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MEDIA NEWSWIRE

Sweet Georgia Crops Welcome Winter Freeze
Mild fall weather gave way to sharp drops in temperatures over the past few weeks in much of Georgia. This wintry weather comes none too early for two major sweet crops in the state, say University of Georgia experts.

Georgia peach farmers welcomed the cold. Their peaches need a certain number of chill hours, or hours below 45 degrees Fahrenheit, between Oct. 1 and Feb. 15.

Need a Chill

Depending on the variety, peaches need from 400 to about 1,000 chill hours to perform well during the growing season, said Kathryn Taylor, a horticulturist with the UGA College of Agricultural and Environmental Sciences.

About 95 percent of Georgia's peaches are grown in the middle of the state. To get by, peaches there need at least 900 chill hours by Feb. 15.

"The past couple of weeks of cold weather has helped a lot," Taylor said.

So Far, So Good

So far, the region has about 480 chill hours. That's good. But to get all the chill hours needed by Feb. 15, the area must get 12 chill hours a day.

"If we can get that, we'll be in good shape," she said.

South Georgia peaches need about 650 chill hours before Feb. 15. But they can live with 600 hours, Taylor said.

So far, south Georgia has about 402 chill hours. That's also good. To get the rest of their chill hours, peaches here need about 6.5 chill hours a day before Feb. 15.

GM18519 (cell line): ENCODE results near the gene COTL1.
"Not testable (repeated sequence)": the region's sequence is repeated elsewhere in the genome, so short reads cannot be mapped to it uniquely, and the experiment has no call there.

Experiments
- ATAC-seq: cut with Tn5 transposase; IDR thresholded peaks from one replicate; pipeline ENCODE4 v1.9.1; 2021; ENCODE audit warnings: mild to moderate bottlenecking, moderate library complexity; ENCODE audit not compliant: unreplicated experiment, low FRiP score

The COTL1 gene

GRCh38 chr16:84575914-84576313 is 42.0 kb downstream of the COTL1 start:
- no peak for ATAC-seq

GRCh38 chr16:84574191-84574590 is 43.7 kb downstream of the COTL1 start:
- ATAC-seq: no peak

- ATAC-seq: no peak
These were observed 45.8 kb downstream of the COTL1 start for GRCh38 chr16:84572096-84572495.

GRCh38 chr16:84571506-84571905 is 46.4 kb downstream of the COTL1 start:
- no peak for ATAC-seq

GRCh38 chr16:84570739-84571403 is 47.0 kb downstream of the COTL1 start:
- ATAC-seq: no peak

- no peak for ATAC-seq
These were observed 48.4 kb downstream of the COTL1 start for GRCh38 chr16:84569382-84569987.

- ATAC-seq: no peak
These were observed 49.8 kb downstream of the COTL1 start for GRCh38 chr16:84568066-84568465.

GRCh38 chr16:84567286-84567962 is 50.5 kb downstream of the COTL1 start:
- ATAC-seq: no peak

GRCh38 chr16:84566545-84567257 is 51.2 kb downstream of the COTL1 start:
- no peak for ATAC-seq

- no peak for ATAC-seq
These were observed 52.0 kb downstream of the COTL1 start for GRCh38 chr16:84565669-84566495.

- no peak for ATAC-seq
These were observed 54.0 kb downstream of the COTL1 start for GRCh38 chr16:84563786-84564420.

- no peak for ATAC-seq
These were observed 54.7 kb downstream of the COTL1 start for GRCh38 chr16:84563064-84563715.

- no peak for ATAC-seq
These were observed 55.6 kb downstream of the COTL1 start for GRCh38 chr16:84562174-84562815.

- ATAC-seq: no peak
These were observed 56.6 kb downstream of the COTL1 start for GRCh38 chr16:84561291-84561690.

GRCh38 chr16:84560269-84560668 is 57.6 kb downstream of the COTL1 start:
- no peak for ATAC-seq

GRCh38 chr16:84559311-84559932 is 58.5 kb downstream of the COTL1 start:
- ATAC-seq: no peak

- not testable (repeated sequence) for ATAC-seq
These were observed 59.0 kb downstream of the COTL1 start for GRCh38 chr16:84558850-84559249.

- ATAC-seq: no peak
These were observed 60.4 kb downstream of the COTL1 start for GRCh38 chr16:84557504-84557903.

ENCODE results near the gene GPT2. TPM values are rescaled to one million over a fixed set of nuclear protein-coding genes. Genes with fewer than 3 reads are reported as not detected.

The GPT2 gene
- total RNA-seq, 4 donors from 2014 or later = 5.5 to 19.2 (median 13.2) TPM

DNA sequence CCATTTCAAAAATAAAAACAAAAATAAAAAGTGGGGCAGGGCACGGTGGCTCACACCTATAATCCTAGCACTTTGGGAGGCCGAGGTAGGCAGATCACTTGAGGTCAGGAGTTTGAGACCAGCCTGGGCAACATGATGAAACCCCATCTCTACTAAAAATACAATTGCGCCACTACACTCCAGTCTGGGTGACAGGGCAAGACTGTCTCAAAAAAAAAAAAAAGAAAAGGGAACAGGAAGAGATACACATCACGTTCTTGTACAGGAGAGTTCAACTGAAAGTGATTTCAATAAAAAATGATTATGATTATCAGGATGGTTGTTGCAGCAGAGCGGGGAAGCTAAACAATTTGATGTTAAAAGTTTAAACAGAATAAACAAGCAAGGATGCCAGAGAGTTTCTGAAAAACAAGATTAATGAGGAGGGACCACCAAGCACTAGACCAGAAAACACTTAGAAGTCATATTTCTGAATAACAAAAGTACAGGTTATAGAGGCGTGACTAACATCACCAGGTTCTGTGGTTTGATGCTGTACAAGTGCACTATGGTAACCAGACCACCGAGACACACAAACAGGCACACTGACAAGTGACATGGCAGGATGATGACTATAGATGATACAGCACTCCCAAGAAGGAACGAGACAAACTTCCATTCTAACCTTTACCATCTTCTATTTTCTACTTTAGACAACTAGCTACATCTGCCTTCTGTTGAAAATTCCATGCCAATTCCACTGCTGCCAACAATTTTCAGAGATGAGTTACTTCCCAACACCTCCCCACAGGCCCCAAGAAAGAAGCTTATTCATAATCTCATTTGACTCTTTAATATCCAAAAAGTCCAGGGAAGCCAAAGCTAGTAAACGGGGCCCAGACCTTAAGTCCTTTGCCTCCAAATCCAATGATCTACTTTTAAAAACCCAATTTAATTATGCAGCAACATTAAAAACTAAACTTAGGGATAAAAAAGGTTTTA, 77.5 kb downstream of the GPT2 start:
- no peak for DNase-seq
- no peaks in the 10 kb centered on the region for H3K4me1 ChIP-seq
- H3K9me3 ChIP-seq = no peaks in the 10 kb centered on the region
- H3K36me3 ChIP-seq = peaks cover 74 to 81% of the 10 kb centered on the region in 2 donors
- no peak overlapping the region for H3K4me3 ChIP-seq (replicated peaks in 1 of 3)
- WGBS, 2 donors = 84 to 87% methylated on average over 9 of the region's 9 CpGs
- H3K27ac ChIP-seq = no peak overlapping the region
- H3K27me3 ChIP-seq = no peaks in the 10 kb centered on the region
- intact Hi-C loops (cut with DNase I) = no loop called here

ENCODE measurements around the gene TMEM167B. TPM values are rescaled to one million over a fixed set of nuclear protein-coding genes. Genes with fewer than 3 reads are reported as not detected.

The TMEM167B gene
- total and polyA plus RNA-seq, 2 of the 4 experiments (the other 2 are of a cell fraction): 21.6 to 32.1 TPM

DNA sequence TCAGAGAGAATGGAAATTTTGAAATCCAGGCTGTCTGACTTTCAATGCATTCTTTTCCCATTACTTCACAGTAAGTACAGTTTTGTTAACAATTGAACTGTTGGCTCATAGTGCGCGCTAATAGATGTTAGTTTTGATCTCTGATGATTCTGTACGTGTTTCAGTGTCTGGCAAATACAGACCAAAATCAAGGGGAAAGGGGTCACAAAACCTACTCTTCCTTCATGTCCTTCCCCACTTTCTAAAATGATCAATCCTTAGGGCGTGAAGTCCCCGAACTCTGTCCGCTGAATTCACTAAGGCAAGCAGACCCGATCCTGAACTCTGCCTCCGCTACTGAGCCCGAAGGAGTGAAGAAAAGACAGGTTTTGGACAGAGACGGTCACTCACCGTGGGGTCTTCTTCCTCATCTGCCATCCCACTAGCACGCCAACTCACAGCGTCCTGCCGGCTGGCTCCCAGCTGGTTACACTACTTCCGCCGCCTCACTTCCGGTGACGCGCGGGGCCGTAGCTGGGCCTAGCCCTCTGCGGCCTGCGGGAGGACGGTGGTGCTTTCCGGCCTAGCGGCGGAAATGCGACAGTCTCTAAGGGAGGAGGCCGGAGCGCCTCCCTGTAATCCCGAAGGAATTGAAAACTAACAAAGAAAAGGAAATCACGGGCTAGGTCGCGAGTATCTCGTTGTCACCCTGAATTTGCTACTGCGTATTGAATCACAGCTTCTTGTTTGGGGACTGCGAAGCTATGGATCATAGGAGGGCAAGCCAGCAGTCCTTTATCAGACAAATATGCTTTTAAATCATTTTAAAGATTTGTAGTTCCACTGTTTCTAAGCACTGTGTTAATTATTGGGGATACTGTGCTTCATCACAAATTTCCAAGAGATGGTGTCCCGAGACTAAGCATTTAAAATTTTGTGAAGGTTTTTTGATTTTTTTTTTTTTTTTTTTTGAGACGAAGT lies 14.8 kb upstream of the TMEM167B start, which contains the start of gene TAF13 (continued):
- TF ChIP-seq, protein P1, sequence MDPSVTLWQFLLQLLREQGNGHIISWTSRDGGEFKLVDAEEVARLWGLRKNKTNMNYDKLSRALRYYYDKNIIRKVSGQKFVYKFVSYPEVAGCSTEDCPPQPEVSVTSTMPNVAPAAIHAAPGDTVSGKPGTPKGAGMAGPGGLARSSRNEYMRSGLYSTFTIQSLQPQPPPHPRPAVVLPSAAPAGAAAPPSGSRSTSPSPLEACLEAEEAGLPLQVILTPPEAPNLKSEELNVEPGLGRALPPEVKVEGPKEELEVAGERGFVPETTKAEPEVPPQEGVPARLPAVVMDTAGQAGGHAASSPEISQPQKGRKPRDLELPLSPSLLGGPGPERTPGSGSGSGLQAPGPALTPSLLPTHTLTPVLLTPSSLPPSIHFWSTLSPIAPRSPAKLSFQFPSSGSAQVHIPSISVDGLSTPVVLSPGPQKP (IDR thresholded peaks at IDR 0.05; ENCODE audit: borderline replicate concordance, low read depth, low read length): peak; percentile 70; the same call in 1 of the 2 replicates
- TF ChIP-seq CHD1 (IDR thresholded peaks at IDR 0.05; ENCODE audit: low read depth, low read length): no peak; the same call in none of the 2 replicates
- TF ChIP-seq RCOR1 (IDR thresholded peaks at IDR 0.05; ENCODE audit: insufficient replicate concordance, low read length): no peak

Peaches require a certain number of chill hours to break winter dormancy, Taylor said. If they don't get the hours, it can cause the fruit to be poorly shaped or aborted.

After Feb. 15, peach trees begin putting on buds. They then start requiring heat units, or temperatures above 55 degrees.

Onions Welcome Cold

Georgia Vidalia onion growers welcomed the cold, too.

"We're going to lose some foliage from frost injury and sleet damage. But overall, we're looking pretty good," said Reid Torrance, county extension agent in Tattnall County, where about 60 percent of the Vidalia onions grow.

He said the onions needed the cold weather.

Slower Growth

"We've had such a warm fall that until about three weeks ago, the onions were actually growing too fast," he said. "We needed some cooler weather to slow down the growth. We're pretty happy with the growth of the onions right now."

Vidalia onions are harvested from late April through June.

The number of planted acres won't be reported until March.

"I don't see any big change in acreage, however, from last year," Torrance said. Farmers planted around 15,000 acres of Vidalia onions in 2000.

(Brad Haire is the former news editor with the University of Georgia College of Agricultural and Environmental Sciences.)

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